Words Glenn Blomfield
Bait is an extraordinary film to review. It is difficult to box the film into a category to recommend to an audience. I will try describing it as an Art House Film, experimental in nature/style, but very nostalgic in its process, i.e golden age of silent, black & white films.
Bait feels raw, simple, you could be excused from saying it looks ‘amateur’, though don’t be fooled. For the first 15 or so minutes, you are trying to decipher the film, take it in and put together the pieces to make a coherent story, it’s a journey rewarded by the end. It takes a the crowd on a trip that encapsulates the film with visual poetry. It may feel surreal, like a dream, but Bait has potency and power.
The basic premise of the film is about two brothers, fishermen, struggling to make a living in their home village in Cornwall. They have inherited the family heritage of fishing from their dead father, but modern times are tough. Both brothers have alternative views, one can’t let go of the ‘fishing’ way of life, the other uses the fishing boat for tourism, visiting the village to make a monetary living.
“As you further delve into watching Bait, its cinematic language absorbs you into a beautiful moving experience”
When I say the film is “raw and simple”, I’m coming from a technical point of view. Director Mark Jenkin made the film using a 16mm Hand wound Bolex Camera using Kodak Black & White film. Sound wasn’t able to be recorded on set, all audio was dubbed later in post. To describe the look of the film, is like describing it found in a vault from the 1920’s. You can see flicker in the film, hair that was trapped in the gate of the camera, dirt contaminating the film negative. This old nostalgic look and style does not not distract from the film, actually I feel it enhances it.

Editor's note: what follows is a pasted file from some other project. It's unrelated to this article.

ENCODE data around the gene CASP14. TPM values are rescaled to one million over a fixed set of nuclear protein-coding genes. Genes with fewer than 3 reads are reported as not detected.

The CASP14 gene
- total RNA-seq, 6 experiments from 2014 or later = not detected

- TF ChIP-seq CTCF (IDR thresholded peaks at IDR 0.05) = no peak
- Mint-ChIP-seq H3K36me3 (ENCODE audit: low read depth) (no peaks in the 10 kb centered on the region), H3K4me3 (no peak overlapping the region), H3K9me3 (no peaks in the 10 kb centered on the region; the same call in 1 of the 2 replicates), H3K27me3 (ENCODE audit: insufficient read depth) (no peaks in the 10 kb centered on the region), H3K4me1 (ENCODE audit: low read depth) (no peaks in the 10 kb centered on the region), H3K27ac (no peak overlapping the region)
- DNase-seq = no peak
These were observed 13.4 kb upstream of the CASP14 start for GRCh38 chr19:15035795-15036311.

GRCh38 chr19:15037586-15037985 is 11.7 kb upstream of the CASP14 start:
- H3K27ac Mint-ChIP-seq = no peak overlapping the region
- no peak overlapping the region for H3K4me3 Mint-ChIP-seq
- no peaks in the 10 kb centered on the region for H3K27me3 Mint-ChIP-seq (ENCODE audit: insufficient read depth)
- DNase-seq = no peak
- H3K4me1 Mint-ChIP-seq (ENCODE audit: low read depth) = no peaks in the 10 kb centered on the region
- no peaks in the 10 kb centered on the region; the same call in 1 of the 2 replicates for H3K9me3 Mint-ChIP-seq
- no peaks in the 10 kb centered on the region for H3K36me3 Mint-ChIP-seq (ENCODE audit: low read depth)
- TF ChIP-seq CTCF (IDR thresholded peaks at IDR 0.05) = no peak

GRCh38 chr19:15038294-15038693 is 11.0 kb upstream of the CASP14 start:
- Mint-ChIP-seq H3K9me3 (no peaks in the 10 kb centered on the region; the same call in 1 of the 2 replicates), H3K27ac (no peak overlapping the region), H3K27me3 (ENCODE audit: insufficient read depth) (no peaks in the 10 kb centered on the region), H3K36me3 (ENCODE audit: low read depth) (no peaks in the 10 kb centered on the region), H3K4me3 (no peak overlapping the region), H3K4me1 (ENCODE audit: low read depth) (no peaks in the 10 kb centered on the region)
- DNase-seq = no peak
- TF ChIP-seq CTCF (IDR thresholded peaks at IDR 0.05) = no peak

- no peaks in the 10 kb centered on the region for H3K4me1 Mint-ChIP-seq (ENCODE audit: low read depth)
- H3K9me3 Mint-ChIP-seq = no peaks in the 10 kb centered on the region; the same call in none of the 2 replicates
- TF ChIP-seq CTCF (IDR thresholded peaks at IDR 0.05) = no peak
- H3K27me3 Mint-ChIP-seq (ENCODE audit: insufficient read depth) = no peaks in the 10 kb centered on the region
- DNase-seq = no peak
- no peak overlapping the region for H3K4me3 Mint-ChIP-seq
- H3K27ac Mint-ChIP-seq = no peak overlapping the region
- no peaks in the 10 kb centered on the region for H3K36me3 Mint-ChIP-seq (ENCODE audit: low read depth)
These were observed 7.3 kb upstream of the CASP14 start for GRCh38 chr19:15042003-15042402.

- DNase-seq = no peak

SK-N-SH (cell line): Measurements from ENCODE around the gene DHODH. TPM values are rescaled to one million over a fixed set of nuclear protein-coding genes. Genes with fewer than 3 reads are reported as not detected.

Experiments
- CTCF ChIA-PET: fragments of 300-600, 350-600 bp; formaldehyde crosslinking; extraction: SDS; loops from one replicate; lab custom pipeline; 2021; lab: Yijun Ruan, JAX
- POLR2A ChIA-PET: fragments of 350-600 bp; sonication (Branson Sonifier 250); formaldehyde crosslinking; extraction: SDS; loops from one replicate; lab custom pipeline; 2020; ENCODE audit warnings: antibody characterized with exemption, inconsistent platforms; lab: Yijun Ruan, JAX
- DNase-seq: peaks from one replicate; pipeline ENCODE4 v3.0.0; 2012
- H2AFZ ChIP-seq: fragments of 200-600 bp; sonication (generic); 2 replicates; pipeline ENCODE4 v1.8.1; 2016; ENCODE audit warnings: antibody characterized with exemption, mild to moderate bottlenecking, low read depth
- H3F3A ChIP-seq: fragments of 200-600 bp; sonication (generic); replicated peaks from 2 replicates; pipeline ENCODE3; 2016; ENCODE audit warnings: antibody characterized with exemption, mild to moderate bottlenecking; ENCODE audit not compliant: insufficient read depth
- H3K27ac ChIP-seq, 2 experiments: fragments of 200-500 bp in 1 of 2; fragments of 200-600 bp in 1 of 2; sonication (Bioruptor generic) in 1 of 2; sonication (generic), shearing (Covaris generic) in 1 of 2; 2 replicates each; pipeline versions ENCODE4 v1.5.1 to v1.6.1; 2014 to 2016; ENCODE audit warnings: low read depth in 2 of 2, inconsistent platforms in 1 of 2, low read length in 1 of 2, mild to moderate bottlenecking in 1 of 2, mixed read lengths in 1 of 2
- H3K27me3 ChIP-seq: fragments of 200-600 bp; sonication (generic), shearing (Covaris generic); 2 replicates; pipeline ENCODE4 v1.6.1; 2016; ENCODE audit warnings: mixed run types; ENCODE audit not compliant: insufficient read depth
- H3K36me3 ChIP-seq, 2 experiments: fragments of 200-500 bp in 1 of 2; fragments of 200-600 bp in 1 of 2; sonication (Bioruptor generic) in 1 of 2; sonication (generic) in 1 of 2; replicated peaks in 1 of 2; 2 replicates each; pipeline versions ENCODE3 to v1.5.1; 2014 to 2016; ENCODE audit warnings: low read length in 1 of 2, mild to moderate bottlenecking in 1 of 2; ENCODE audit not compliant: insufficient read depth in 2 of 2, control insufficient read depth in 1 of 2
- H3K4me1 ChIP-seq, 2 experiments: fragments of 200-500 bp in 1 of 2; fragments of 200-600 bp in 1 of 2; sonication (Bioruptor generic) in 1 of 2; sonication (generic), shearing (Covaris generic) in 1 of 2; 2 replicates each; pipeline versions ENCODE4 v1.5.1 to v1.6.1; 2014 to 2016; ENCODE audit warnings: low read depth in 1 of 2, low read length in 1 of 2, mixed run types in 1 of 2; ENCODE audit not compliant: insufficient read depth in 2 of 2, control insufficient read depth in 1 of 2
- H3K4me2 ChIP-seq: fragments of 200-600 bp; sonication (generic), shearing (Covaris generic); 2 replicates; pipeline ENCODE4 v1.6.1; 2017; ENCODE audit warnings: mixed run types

It adds visual poetry, there is nostalgia that works as theme and tone, the film’s narrative and plot doesn’t rely on expository explanation. Its quietness and imagery subjected to subtext. As you further delve into watching Bait, its cinematic language absorbs you into a beautiful moving experience.
I conjure films of influence and comparison like Ingmar Bergman, Nicholas Roeg, even contemporary modern film ‘Witch’ and ‘Lighthouse’ from Director writer Robert Eggers, would make a great companion piece to this film. Bait is told like an old Fishermans tale, but set in a modern day world.
The two brothers are in conflict, separated by different views, both lives metaphorically ‘float lost at sea’. It is a microcosm of a world the brothers live in. The film world of Bait moves no further from the seaside tiny Fishing Village. There is the local pub, and the small harbouring shore, a frugal community. It’s a small existence, that has been disturbed by ‘outsiders’ bringing tourism dollars to their simple economical life. The word ‘community’ becomes a complicated expression.
“The drama is strong, its long lasting effect resonates like a dark haunting ode”
The drama is strong, its long lasting effect resonates like a dark haunting ode. Bait is a fresh breath of old sea air, it reminds me of the power of film and filmmaking. I was genuinely taken in. Surprised of its reminder retaining the magic, the mystery and power of film that still can found in minuscule budget, compared to mainstream movies. All achieved with outdated or lack of modern technology too. A beautiful and poetic marvel.